Financing offshore wind farms requires new capital sources

» By | Published 18 Apr 2012

Torben Pedersen

The continuing economic crisis has created a need for alternative sources of capital for the renewable energy sector, people attending a panel session at the EWEA 2012 Annual Event in Copenhagen heard on Wednesday. Torben Pedersen, of PensionDanmark, also said there are considerable pressures on public finances due to debt issues and on the banking sector and private investors due to the economic crisis (read an interview with Torben Pedersen in the latest Wind Directions).

As a result, Pedersen said, alternative sources of capital like pension funds may help finance large-scale investments in green infrastructure. He told the panel session — Outlook for Project Finance: The Next Three Years — that about €150 billion is needed to advance the offshore wind sector in northern Europe in the next decade.

Pedersen said new models for financing large projects and a different approach to sharing risks also need to be explored as a result of the economic crisis. He said his organisation, which last year managed assets of €16 billion, and another pension fund recently acquired a 50% interest in the 400 MW Anholt offshore wind farm for €800 million.

Located in northeastern Denmark, Anholt is expected to be completed late next year, using 111 3.6 MW wind turbines. Pedersen said the wind farm, co-owned by Dong Energy, would provide stable returns and limited risk. He added PensionDanmark intends to invest in other offshore wind farms and other renewable energy projects.

The moderator of the panel session, Michael Liebreich of Bloomberg New Energy Finance, said companies are experiencing a difficult economic climate right now. Liebreich said the total amount invested in clean energy during the first quarter of this year was the weakest amount since the depths of the financial crisis in early 2009.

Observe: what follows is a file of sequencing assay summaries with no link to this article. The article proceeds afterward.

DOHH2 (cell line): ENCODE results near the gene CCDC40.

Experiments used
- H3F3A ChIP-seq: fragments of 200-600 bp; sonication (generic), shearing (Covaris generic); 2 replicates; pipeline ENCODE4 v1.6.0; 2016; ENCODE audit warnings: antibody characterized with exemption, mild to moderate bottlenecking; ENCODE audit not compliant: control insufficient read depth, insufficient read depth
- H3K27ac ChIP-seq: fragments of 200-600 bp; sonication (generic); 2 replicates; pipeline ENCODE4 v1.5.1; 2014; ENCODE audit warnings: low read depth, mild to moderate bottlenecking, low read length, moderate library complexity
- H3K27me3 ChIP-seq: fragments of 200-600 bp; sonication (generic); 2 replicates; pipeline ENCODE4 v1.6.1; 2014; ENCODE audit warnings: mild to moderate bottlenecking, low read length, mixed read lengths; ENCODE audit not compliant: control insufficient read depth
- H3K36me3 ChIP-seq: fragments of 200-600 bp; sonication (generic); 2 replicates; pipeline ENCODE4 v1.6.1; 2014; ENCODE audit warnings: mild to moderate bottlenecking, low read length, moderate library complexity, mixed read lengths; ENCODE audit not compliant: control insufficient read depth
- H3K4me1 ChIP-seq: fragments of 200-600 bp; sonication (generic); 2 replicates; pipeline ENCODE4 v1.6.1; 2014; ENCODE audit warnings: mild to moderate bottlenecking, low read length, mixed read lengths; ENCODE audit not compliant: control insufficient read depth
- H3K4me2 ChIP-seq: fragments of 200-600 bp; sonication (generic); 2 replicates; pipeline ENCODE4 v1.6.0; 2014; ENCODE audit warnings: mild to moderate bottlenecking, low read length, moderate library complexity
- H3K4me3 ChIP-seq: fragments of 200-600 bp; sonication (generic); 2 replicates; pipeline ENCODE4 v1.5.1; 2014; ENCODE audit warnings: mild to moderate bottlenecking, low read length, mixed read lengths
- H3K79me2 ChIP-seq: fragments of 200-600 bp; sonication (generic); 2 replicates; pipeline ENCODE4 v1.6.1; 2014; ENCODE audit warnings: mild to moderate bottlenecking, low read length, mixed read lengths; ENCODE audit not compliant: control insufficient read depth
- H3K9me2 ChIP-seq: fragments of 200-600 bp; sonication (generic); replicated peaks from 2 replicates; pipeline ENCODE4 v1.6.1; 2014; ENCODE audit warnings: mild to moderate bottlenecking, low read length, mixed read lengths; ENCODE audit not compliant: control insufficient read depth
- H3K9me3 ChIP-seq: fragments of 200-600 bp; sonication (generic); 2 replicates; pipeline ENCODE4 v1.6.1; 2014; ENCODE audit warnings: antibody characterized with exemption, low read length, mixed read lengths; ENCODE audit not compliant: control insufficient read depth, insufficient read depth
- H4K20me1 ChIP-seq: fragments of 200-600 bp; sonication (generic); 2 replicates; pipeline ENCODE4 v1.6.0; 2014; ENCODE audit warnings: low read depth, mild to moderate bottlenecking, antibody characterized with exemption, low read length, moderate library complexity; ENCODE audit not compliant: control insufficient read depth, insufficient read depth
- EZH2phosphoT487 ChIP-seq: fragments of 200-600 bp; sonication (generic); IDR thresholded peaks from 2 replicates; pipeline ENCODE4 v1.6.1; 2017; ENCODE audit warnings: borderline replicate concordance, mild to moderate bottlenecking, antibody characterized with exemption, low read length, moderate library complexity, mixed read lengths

Bloomberg New Energy Finance reported last week that new financial investments in clean energy were down 28% from the final quarter of 2011 to just €21bn and was 22% lower than the equivalent figure in the first quarter of last year.

How do you install a wind farm?

As turbines get bigger and bigger, and are installed at ever-greater depths at sea, the logistical challenges behind installation only get greater, attendees at another session at EWEA 2012 in Copenhagen heard this morning.

Marcus Wübbleman said that for the Fintendele wind farm in Romania turbine components are sourced from seven different countries across the globe from Germany to China. Global sourcing increases the complexities of the supply chain, Wübbleman said, adding that ocean transport within Europe takes one to three weeks, but that increases to about eight weeks for components sourced from outside the continent.

Kaj Lindvig from A2SEA predicted that “before 2020 we will see the first 10 MW turbines”. Moreover, by 2016 rotor diameters will stretch to 155 metres – bigger than four football fields and larger than the London Eye, he said. Bigger turbines at deeper locations require heavier foundations and greater widths between the foundation legs. Moreover, special vessels are required to transport foundations and turbines. But Lindvig didn’t foresee any problems in terms of building new vessels, turbines and foundations.

“Northern Europe is really going from oil to wind – in countries like the UK and Denmark there is less and less oil every year,” he said.

This afternoon the tempo at EWEA 2012 heats up as six CEOs from the wind sectors leading players debate the European Commission’s climate and energy roadmap to 2030 at a session chaired by Danish Energy Minister Martin Lidegaard. More reporting on this blog later today!

Additional reporting by Zoë Casey


Categories: EWEA